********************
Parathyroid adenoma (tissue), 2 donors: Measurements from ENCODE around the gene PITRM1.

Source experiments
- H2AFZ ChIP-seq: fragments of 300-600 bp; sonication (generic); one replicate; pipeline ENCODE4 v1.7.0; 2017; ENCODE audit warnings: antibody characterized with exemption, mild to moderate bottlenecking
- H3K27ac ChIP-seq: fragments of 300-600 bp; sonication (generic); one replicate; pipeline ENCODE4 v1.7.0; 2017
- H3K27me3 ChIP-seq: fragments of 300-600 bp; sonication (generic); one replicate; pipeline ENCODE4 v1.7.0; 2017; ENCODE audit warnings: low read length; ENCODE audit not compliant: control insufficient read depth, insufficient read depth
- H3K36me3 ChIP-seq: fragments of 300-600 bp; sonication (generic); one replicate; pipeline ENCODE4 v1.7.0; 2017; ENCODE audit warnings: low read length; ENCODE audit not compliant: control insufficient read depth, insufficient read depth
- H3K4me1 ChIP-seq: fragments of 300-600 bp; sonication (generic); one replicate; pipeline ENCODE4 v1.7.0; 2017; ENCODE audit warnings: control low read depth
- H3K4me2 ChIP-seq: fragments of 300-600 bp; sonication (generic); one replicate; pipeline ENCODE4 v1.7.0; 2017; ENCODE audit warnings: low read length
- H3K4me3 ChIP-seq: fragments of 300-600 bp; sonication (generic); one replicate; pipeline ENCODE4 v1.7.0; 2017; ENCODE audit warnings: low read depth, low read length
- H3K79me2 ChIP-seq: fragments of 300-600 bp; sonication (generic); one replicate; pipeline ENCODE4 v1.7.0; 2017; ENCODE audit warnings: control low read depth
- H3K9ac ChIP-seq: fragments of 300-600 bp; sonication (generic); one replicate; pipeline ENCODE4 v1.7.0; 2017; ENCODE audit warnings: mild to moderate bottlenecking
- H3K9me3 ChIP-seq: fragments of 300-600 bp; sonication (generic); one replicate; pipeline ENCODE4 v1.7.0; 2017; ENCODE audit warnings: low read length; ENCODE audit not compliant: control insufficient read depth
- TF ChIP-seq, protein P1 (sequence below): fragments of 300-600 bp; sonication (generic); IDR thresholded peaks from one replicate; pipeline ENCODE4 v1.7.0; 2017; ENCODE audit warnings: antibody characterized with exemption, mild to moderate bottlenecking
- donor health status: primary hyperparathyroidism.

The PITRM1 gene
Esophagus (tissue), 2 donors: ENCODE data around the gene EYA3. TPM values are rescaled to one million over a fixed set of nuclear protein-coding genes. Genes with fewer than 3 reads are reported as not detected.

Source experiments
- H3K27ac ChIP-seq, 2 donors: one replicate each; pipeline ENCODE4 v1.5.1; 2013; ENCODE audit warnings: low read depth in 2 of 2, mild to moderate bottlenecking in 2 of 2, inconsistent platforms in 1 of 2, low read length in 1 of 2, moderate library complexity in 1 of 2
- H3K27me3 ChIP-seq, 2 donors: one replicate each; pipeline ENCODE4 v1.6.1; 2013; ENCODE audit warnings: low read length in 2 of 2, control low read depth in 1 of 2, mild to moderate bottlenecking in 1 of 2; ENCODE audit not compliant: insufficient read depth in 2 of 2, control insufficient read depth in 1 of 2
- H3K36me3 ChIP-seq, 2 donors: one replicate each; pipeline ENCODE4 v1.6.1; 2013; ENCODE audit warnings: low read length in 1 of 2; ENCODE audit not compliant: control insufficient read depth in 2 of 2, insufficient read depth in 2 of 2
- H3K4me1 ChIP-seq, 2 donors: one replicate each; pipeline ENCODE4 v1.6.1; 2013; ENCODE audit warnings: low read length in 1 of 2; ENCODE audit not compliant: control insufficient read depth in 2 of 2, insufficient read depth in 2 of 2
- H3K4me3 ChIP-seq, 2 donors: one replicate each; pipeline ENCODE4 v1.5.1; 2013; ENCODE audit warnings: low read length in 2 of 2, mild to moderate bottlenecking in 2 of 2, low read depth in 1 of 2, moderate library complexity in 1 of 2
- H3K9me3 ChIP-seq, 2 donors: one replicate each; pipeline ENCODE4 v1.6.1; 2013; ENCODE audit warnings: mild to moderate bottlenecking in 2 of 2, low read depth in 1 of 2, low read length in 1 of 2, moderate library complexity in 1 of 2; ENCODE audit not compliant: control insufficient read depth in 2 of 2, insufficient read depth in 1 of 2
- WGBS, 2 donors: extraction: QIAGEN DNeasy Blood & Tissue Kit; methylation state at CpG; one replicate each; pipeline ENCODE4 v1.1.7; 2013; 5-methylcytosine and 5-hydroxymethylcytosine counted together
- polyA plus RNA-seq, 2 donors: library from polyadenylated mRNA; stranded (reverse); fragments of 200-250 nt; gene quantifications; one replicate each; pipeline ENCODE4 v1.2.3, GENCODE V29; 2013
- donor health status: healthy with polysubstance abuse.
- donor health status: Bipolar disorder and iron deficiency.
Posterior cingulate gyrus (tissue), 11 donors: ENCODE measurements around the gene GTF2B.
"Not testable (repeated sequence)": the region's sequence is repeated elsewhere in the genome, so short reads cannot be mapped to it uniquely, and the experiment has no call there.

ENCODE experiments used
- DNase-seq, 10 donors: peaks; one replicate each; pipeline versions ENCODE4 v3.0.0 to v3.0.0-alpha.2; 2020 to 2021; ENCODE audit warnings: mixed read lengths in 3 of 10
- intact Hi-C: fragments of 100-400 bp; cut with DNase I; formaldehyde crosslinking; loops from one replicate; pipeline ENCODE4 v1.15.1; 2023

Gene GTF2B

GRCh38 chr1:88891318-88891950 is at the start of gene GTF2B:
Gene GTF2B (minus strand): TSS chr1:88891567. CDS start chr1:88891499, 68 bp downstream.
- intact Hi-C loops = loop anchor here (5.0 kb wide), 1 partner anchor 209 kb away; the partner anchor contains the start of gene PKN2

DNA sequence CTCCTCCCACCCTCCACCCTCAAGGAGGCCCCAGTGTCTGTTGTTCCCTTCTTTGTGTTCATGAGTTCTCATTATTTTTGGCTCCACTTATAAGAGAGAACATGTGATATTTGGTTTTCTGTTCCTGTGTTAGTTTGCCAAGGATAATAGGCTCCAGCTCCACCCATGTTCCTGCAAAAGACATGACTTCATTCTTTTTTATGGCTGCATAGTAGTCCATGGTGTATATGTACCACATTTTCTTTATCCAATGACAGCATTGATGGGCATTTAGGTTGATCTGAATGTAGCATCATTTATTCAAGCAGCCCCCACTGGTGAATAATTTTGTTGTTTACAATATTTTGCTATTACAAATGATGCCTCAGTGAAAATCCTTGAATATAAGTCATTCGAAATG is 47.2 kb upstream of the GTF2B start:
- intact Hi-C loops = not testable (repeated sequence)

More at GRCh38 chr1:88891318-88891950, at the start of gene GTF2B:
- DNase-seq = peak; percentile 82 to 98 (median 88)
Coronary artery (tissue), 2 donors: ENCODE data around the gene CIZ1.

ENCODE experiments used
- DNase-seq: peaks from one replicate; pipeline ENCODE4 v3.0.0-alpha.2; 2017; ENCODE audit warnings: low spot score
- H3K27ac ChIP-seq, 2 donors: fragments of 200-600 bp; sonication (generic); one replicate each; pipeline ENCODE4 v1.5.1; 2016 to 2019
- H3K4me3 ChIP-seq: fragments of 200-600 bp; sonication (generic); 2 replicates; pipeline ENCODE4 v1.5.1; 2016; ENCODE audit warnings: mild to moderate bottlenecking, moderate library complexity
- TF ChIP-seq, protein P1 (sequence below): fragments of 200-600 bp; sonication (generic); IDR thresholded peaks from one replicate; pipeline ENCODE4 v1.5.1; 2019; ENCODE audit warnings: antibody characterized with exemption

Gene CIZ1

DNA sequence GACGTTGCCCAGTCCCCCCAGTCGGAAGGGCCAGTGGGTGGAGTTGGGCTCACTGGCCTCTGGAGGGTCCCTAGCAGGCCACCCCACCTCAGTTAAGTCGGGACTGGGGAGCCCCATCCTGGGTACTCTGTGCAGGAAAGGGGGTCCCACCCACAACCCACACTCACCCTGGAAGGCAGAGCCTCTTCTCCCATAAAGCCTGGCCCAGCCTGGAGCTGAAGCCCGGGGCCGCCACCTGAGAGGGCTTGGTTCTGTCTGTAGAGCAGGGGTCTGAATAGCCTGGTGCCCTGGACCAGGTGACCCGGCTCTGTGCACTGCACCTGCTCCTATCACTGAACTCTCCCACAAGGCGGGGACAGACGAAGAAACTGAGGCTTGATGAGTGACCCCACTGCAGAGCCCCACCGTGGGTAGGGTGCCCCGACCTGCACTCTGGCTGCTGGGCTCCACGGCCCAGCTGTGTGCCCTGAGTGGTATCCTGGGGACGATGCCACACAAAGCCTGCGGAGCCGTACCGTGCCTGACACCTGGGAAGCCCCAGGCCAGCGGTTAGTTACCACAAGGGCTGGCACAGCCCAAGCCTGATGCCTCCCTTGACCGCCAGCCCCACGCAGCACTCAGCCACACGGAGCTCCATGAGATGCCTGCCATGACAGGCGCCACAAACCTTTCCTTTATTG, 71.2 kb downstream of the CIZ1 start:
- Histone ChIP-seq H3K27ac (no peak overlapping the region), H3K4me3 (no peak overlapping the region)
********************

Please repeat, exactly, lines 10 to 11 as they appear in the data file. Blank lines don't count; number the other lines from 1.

- H3K79me2 ChIP-seq: fragments of 300-600 bp; sonication (generic); one replicate; pipeline ENCODE4 v1.7.0; 2017; ENCODE audit warnings: control low read depth
- H3K9ac ChIP-seq: fragments of 300-600 bp; sonication (generic); one replicate; pipeline ENCODE4 v1.7.0; 2017; ENCODE audit warnings: mild to moderate bottlenecking